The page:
Tuesday, April 17, 2018

Fox Is Fiction, Not Fact

Most people aren’t aware that the Fox News studios use no electricity. Fox’s whole operation depends entirely on gaslighting.

The mission of Fox News is to poison the American news media by lying about facts. For example, which political party a politician belongs to isn't a matter of opinion. It's a fact Fox News lies about.
Fox News suddenly identified disgraced Republican Gov. Mark Sanford of South Carolina as a Democrat on the very day he admitted his philandering.
A coincidence? But Fox News also suddenly changed Congressman Mark Foley's party affiliation from Republican to Democratic the very moment it was inescapably confirmed that Foley was sexually soliciting teenage male congressional pages.
All just “mistakes,” don’t you imagine? But isn’t it funny how every factual “mistake” Fox News makes manages to falsely malign Democrats and/or shield guilty Republicans?

Friday, April 6, 2018

Tuesday, April 3, 2018

The Power of Mr. Rogers

'Whosoever holds the hammer, if he be worthy...'

I once interviewed children’s television host Fred Rogers about superheroes, an issue that concerned him. He had once taken his TV audience onto the set of The Incredible Hulk to explain that Bill Bixby and Lou Ferrigno were really two different people, that it’s all just make-believe.
Mr. Rogers said superheroes are natural for children. “The first superheroes, of course, are the parents themselves,” he said. “There is a very natural stage in the development of the human personality in which we believe that we ourselves are omnipotent, and that our parents are omnipotent, and that we’re able to do anything. But we have to help children gently along the way to realize that nobody is omnipotent, and neither are the heroes on television.”
I asked him why he stressed “gently.”
 “Because we have to help children gently along the way to realize that nobody is omnipotent, and neither are the heroes on television,” he said. “Because even though children would love to think that they could take on the world and win, it can also be very frightening to they to think that they are omnipotent — and that what they think will, indeed, happen.
“One of the things that our Hulk program came from was reading about kids who were killing themselves playing superheroes, and also knowing how widespread superhero play is among children. It’s important for adults to know how blurred the lines are between reality and fantasy in young children’s minds.”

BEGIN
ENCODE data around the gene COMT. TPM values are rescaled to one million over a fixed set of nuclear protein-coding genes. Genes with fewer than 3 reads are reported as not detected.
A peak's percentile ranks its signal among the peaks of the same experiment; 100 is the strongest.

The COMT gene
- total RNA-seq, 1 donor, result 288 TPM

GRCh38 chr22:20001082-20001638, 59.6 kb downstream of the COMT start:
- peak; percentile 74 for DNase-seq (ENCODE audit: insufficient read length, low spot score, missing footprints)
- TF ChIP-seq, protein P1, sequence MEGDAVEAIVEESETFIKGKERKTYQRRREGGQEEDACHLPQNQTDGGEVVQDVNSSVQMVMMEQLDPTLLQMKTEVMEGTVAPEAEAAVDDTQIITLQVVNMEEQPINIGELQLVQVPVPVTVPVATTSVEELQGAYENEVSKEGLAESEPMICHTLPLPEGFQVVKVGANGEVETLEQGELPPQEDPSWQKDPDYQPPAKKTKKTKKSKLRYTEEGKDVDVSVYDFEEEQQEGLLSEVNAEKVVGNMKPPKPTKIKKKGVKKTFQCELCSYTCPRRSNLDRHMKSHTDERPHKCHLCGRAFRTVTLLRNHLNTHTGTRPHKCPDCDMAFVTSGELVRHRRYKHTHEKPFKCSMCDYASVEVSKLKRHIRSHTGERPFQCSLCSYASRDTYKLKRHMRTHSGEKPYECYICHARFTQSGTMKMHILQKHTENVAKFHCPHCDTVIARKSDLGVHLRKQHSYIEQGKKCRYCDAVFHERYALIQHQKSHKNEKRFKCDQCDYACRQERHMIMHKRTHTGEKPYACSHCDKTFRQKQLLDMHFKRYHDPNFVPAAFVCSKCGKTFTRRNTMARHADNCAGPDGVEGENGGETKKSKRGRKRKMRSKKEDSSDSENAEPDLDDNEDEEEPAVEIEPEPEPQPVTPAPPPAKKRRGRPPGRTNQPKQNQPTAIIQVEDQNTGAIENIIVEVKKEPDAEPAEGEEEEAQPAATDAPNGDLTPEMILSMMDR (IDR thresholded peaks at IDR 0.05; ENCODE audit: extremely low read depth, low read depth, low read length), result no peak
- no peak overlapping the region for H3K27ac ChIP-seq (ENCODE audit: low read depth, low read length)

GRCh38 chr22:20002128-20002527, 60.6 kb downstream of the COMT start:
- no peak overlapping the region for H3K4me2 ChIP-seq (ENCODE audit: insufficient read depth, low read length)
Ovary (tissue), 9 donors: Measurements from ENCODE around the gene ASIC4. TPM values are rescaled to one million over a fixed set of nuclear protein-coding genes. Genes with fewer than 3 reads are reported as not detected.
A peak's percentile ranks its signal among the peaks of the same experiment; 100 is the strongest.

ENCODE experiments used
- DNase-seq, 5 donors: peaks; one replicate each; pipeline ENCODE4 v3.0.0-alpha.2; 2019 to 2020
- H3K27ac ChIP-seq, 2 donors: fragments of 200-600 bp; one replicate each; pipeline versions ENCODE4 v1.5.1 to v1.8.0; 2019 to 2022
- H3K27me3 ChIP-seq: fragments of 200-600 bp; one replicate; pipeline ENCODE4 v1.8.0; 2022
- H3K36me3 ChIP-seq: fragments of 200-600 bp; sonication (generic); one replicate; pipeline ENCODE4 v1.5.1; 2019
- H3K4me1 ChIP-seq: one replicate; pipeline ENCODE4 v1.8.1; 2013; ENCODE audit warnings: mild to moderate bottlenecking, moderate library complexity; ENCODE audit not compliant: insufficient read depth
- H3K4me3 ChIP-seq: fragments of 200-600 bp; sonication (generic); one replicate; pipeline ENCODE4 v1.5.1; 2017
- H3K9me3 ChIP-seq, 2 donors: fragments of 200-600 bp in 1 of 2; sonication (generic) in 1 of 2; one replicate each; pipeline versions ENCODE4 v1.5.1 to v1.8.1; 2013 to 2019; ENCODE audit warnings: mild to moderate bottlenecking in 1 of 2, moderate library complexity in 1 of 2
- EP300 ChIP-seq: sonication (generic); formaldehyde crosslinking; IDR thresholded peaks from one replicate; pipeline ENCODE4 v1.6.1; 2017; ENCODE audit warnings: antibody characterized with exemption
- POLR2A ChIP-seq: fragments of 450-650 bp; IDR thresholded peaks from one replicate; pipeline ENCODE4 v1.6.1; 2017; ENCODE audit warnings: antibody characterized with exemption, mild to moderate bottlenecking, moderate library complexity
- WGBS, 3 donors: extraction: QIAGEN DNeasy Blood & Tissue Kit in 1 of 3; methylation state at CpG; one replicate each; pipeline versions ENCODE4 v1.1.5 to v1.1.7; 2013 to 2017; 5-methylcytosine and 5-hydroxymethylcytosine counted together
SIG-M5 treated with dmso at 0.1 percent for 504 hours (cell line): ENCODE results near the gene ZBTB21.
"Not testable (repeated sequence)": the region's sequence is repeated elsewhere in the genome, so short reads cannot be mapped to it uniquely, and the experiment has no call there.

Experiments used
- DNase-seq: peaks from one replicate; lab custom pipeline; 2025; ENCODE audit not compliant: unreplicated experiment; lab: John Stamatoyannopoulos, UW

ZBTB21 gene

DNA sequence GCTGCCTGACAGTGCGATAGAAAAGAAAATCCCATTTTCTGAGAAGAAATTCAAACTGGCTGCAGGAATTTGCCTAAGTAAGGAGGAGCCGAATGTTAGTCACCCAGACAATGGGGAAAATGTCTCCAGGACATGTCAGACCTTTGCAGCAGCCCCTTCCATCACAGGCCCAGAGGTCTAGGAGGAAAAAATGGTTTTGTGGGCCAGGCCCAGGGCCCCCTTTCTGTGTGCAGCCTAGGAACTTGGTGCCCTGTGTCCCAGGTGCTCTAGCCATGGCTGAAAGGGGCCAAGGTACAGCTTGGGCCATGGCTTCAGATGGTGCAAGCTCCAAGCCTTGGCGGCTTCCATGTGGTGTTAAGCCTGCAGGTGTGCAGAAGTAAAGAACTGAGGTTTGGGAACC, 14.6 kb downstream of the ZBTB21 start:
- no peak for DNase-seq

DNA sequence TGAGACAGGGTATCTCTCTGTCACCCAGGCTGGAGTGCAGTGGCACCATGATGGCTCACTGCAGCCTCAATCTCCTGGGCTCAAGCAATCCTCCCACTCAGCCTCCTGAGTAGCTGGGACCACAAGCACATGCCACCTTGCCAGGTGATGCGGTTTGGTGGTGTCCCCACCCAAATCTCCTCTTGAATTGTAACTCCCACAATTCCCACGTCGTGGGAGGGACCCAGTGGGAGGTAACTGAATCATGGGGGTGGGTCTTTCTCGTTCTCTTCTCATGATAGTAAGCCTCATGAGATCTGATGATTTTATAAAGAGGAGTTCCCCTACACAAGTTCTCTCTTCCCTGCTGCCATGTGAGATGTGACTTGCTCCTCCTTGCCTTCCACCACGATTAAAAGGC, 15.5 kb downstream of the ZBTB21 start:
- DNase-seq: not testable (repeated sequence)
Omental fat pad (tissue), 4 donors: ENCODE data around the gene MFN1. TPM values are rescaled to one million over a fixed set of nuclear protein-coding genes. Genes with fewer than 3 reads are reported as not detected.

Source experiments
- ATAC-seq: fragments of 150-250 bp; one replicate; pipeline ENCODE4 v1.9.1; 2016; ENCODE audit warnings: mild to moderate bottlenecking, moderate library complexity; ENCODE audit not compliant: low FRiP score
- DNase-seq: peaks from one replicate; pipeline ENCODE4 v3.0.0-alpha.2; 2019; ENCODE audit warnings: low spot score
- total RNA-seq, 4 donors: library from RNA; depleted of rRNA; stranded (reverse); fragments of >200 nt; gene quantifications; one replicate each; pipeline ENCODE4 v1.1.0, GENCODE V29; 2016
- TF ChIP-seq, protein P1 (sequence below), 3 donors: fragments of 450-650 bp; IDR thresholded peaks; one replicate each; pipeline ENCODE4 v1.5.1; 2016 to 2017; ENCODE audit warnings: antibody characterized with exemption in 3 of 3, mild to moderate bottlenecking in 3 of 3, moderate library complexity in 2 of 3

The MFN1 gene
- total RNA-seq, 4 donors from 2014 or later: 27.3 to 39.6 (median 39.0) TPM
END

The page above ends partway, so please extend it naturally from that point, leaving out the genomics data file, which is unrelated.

I asked why he thought children find superheroes so attractive.
“Children are small. There are all kinds of powerful things in their environment over which they feel they have control. When they get angry, they often project that anger onto people and things around them, expecting them to have the same intensity of feeling. So in order to overcome the fear which results from being little in a big, scary world, children often pretend that they have superhuman powers — powers even greater than the big people and things around them. Seeing superheroes on television and in comic books feeds that ‘personal pretend.’ In the face of very difficult circumstances, everybody wishes once in a while that he or she had superhuman ways of dealing with difficulty.
“As usual, we’re not condemning fantasy. It’s often the basis for resolution and invention. What we’re doing is helping children to understand that human beings can pretend about being super-strong, super-big, super-fast, etc. but that it’s their real selves which do all the important things in the world. It’s essential for their play to be safe so they can grow and develop into what’s really super about each one of them.”
Beyond lifting Thor’s hammer, Fred Rogers also achieved that other ultimate proof of goodness. He’s been attacked by Fox News.

Thursday, March 22, 2018

The Monster Man on the March


Every morning, more news of the monster man, busy slouching from Pennsylvania Avenue toward Bethlehem, even hiding there right behind the other headlines — about the collapsing American infrastructure, about the Christian-homeschooled hate bomber, about the immigrant children torn from their parents — always grinning his idiot rictus grin.

Monday, March 19, 2018

The Mindfulness Market


I admit it.
While standing in the supermarket checkout line the other day, I squandered five bucks on a small PreventionGuide booklet called “The Mindfulness Manual.” It’s full of tiny articles with titles like “Clear Your Mind,” “Boost Your Joy” and “Put Down Your Phone.”
Okay as far as it goes, but mostly the kind of simple-minded stuff you find in the cheaper women’s magazines — a lot of it about as mindful as a casserole recipe. Mallika Chopra wrote the “Find Your Purpose” squib, so I guess she’s gone into her family’s guru business.
The continuing ham-handed corporate attempts to monetize mindfulness interest me, because they show both how powerful the concept is and what a buzzword it’s become.